Владика Венедикт в УКУThe bishop raised the issue of Christian unity and the role of the Ukrainian Greek Catholic Church in ecumenism.

Read the full report from UCU here:
Bishop Venedykt: God Calls on the UGCC to be a witness of unity | Ukrainian Catholic University

Monday 11 February 2013

Delegation of Ukrainian Orthodox Church of Canada Discusses With Ecumenical Patriarch Relations With Churches in Ukraine

Delegation of Ukrainian Orthodox Church of Canada Discusses With Ecumenical Patriarch Relations With Churches in Ukraine

Pope Benedict's Address on Resignation From the See of Rome

Dear Brothers,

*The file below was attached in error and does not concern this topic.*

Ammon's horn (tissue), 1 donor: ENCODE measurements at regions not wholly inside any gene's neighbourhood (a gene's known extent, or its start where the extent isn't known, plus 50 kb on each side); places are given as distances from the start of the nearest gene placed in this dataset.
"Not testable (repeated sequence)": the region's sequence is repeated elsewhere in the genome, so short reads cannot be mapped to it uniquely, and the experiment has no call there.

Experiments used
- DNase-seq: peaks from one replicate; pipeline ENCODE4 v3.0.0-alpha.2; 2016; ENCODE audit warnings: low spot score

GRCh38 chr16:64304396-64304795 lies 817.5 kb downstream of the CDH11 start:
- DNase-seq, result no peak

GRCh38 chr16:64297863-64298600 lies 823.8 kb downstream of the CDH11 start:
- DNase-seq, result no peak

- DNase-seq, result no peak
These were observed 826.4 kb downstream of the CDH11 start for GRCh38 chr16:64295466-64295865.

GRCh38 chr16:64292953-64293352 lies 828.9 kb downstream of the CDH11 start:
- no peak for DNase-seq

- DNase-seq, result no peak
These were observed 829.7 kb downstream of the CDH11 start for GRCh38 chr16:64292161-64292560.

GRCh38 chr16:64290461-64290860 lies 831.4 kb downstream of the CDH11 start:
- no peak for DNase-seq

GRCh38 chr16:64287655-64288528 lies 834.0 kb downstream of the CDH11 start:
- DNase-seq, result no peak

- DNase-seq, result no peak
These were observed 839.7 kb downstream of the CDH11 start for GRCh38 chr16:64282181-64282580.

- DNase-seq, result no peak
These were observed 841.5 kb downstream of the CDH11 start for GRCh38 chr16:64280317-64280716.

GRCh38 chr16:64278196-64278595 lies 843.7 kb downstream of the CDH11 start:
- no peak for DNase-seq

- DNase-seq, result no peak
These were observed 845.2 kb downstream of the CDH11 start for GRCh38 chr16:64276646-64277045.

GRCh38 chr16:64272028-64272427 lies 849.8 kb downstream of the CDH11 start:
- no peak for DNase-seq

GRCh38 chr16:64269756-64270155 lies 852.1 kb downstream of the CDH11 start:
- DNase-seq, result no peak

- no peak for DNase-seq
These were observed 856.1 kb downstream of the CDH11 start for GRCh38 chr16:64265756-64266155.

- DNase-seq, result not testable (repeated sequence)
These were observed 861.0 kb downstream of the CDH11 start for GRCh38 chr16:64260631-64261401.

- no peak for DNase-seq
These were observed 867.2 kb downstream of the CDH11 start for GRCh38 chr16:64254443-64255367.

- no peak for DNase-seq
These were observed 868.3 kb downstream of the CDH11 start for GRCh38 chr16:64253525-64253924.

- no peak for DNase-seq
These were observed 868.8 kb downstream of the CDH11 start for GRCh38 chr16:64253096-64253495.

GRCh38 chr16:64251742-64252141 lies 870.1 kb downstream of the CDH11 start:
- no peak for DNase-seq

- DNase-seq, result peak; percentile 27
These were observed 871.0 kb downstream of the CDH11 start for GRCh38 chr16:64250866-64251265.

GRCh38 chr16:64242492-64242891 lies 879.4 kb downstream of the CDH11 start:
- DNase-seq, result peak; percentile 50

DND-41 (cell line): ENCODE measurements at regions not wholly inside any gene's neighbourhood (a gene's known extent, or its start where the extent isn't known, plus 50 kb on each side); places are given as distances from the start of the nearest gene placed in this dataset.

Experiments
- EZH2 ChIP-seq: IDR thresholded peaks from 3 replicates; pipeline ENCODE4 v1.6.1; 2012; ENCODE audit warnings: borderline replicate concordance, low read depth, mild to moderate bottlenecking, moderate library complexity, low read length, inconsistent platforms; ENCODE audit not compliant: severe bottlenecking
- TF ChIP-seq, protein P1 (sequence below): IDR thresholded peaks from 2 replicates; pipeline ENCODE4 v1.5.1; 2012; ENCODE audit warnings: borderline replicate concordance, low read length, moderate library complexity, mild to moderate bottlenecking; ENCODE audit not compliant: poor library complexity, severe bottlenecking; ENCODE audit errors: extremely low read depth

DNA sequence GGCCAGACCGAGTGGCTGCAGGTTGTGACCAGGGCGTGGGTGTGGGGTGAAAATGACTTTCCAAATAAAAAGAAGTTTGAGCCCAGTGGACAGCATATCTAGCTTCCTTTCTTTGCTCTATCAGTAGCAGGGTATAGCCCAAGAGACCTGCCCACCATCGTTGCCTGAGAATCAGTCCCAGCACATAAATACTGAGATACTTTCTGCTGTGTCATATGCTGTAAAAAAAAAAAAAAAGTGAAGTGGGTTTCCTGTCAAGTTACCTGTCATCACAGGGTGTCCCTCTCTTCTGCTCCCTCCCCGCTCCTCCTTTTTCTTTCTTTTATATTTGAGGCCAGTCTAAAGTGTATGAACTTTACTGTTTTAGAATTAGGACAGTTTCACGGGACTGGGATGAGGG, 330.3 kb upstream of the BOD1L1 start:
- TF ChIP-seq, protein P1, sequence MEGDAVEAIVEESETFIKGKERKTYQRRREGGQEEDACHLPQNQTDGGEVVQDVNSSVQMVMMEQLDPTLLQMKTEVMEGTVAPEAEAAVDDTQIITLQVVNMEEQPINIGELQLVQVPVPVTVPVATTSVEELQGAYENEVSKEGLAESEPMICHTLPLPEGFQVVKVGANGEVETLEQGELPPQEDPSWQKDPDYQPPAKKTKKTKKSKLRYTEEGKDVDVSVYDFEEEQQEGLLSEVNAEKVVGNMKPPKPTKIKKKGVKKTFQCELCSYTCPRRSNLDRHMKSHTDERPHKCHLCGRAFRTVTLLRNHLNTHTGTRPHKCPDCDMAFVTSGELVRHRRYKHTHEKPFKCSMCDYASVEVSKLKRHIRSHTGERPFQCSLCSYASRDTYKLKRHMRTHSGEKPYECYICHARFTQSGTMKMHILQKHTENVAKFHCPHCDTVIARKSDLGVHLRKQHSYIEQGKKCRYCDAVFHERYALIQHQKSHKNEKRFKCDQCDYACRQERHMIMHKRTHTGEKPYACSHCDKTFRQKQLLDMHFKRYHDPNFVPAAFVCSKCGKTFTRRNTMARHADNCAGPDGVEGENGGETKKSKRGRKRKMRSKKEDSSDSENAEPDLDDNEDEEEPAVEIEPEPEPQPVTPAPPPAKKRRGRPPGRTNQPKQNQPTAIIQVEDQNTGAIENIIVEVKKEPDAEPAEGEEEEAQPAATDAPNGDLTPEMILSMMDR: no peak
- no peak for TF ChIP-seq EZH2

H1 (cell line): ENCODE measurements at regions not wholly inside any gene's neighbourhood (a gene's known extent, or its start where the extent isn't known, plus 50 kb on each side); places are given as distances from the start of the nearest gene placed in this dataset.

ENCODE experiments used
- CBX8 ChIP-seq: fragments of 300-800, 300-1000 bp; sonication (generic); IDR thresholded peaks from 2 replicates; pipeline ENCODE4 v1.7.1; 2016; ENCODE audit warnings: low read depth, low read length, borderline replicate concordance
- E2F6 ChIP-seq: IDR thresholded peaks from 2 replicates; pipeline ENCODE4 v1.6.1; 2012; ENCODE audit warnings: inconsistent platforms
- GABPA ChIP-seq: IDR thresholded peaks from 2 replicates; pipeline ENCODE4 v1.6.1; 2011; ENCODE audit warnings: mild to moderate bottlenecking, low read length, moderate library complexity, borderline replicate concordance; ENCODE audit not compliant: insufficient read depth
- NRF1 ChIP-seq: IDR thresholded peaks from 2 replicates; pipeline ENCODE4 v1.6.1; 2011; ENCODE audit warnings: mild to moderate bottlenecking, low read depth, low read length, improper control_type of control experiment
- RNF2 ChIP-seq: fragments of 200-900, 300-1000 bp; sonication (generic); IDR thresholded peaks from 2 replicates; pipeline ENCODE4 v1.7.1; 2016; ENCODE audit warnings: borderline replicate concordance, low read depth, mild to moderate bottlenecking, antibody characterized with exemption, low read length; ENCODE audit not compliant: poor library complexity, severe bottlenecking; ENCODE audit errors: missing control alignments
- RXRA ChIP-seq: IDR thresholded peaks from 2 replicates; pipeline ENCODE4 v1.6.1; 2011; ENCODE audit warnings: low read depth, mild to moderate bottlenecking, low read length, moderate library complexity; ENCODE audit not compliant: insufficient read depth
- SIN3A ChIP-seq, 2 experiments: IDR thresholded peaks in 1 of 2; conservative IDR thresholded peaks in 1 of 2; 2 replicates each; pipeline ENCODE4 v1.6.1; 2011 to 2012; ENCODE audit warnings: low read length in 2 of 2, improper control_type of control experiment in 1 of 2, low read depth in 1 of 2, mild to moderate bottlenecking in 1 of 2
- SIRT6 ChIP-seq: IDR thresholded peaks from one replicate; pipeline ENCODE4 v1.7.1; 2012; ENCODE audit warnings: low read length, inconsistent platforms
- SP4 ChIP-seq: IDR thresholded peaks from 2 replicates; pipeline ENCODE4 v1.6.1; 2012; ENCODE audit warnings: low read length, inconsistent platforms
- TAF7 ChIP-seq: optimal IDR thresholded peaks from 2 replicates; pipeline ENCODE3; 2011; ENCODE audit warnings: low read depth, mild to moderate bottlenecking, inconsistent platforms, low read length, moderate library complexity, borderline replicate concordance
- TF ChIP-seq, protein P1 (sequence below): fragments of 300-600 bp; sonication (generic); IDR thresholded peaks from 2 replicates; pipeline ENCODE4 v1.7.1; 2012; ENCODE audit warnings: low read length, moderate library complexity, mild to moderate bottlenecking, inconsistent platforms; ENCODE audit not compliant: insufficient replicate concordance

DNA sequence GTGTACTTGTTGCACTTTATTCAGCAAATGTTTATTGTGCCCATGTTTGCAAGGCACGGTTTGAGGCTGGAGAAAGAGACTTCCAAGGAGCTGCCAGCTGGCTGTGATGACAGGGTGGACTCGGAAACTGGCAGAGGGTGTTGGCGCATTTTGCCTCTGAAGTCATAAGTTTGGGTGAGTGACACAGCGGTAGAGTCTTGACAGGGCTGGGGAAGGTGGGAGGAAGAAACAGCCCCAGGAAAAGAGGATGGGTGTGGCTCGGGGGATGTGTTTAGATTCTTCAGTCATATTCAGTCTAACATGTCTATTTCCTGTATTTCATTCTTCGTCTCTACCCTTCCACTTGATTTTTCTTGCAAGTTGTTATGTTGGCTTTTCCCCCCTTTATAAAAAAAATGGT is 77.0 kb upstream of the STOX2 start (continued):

I have convoked you to this Consistory, not only for the three canonizations, but also to communicate to you a decision of great importance for the life of the Church. After having repeatedly examined my conscience before God, I have come to the certainty that my strengths, due to an advanced age, are no longer suited to an adequate exercise of the Petrine ministry. I am well aware that this ministry, due to its essential spiritual nature, must be carried out not only with words and deeds, but no less with prayer and suffering. However, in today’s world, subject to so many rapid changes and shaken by questions of deep relevance for the life of faith, in order to govern the bark of Saint Peter and proclaim the Gospel, both strength of mind and body are necessary, strength which in the last few months, has deteriorated in me to the extent that I have had to recognize my incapacity to adequately fulfill the ministry entrusted to me. For this reason, and well aware of the seriousness of this act, with full freedom I declare that I renounce the ministry of Bishop of Rome, Successor of Saint Peter, entrusted to me by the Cardinals on 19 April 2005, in such a way, that as from 28 February 2013, at 20:00 hours, the See of Rome, the See of Saint Peter, will be vacant and a Conclave to elect the new Supreme Pontiff will have to be convoked by those whose competence it is.